European motorhome Travel- Vanlife

Murcia,Spain – why so few tourists?

So for the second time on this trip, verity the Volkswagen is residing under one of these big blue and yellow signs, yes folks she has joined the throngs of other motorhomes in the Murcia IKEA, we haven’t even managed to secure one of the 60 officials spaces, but there must be at least another 100 in the shopping centre overflow parking, so we are in good company.

The city does boast another Motorhome Aire, but reviews lead us to believe that is in a less than safe area of the city, So IKEA it is !

But we’re not here for meatballs and ingenious funititure ideas, no sir, we are here because there is a direct tram into a very fascinating city.

The city that shares the same name as the region, Murcia, also has its share of fascinating sites.

Our tram drops us off directly at the edge of the Old town, leaving a short walk along the tree lined avenues into the centre.

One of our first glimpses of beauty is in the Plaza de Santo Domingo a sculpture, of which a replica can be found in Strasbourg at the Council of Europe no less , dominates this typical Spanish square.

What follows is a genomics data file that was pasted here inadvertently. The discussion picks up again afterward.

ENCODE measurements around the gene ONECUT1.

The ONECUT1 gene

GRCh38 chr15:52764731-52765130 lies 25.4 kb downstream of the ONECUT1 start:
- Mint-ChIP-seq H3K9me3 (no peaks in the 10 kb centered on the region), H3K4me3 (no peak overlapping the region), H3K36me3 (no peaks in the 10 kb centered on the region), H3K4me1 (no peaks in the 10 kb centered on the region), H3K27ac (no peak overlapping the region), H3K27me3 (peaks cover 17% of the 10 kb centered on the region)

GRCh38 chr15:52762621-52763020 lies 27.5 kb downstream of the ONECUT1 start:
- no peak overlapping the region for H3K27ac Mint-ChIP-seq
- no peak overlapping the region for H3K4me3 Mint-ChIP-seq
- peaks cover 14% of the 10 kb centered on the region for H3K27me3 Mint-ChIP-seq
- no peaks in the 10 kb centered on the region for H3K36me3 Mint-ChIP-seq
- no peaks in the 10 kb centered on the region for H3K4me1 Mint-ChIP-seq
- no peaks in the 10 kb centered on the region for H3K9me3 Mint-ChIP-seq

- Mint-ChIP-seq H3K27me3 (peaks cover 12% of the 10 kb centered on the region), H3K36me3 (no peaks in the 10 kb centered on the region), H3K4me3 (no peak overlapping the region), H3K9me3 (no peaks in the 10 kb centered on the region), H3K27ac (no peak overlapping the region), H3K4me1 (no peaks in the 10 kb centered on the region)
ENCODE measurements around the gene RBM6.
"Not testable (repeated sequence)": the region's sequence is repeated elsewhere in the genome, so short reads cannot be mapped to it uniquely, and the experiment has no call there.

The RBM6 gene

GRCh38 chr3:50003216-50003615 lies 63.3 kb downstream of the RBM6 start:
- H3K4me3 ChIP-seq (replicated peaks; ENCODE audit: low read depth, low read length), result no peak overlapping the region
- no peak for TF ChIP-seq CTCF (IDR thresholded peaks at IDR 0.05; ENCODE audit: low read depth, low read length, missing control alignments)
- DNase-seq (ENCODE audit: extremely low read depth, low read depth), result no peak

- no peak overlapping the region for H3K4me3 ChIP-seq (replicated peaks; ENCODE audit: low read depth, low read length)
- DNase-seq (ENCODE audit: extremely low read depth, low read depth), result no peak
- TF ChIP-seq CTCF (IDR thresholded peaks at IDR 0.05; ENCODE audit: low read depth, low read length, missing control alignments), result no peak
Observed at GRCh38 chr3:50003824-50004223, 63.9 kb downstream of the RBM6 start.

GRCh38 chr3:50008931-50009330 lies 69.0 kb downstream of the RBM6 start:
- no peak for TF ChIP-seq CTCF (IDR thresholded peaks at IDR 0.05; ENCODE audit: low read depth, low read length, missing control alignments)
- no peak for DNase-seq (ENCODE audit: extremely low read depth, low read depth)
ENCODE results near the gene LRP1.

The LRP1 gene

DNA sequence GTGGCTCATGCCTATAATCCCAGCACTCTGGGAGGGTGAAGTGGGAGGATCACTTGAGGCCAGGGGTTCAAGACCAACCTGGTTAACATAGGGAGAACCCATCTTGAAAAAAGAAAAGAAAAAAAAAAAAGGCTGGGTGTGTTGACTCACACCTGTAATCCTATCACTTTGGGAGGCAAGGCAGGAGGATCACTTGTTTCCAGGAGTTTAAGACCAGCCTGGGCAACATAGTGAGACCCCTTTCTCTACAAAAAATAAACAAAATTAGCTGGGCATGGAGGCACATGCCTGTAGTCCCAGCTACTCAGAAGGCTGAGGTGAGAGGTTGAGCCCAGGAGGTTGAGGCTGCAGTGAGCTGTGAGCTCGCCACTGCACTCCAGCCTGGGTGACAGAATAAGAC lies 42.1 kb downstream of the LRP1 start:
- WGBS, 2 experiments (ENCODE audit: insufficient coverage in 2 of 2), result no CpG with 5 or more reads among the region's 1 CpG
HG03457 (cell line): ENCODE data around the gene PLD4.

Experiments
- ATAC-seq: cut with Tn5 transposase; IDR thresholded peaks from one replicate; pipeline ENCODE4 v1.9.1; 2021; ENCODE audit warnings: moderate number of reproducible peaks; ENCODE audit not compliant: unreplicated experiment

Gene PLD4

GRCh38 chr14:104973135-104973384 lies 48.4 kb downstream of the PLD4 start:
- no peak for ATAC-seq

The sculpture represents the defense of human rights, through several carved people who hold hands, forming a circle. Among the people, there is a pregnant woman, a girl, and an elderly couple which seeks to tell us that we can all live in harmony and that there is no distinction between humans,regardless of age, sex or race.

After a quick coffee, we did one a favourite things to do when exploring somewhere new, we got the local food market – possibly the best one in Murcia is called Veronicas Market on Calle Plano de San Francisco.

Built between the years 1914 and 1917, Veronicas Market has a real Modernist feel about it and has vendors whose families have owned stalls in the market since it first opened.

This stunning city is also proud to be intersected by the Segura River and it’s banks are home to several parks connected to each other by paths, cycle lanes, and bridges.

The most important of these parks is the Malecón Gardens (botanical gardens.)

Located near the river in the historical center of Murcia, Plaza Cardenal Belluga Square is home to the city’s iconic cathedral.

Probably it’s most famous landmark is the stunning chaterdral located in the Plaza del Cardenal Beluga.

the second-largest cathedral tower in Spain with its impressive bells.

Constructed in 1394 on the site of what was once a great Mosque, the gothic-inspired holy place received its baroque facelift in 1748 and now has a stunning façade

After a bit more meandering around the back streets in the heart of Murcia’s old quarter, we find the infamous Plaza Flores is where locals go when they want to enjoy a drink al fresco.

Pedestrianised with a fountain as its focal point, the Plaza Flores is the perfect spot for your afternoon tapa.

Truly a city not to be missed when in this diverse Spanish region.


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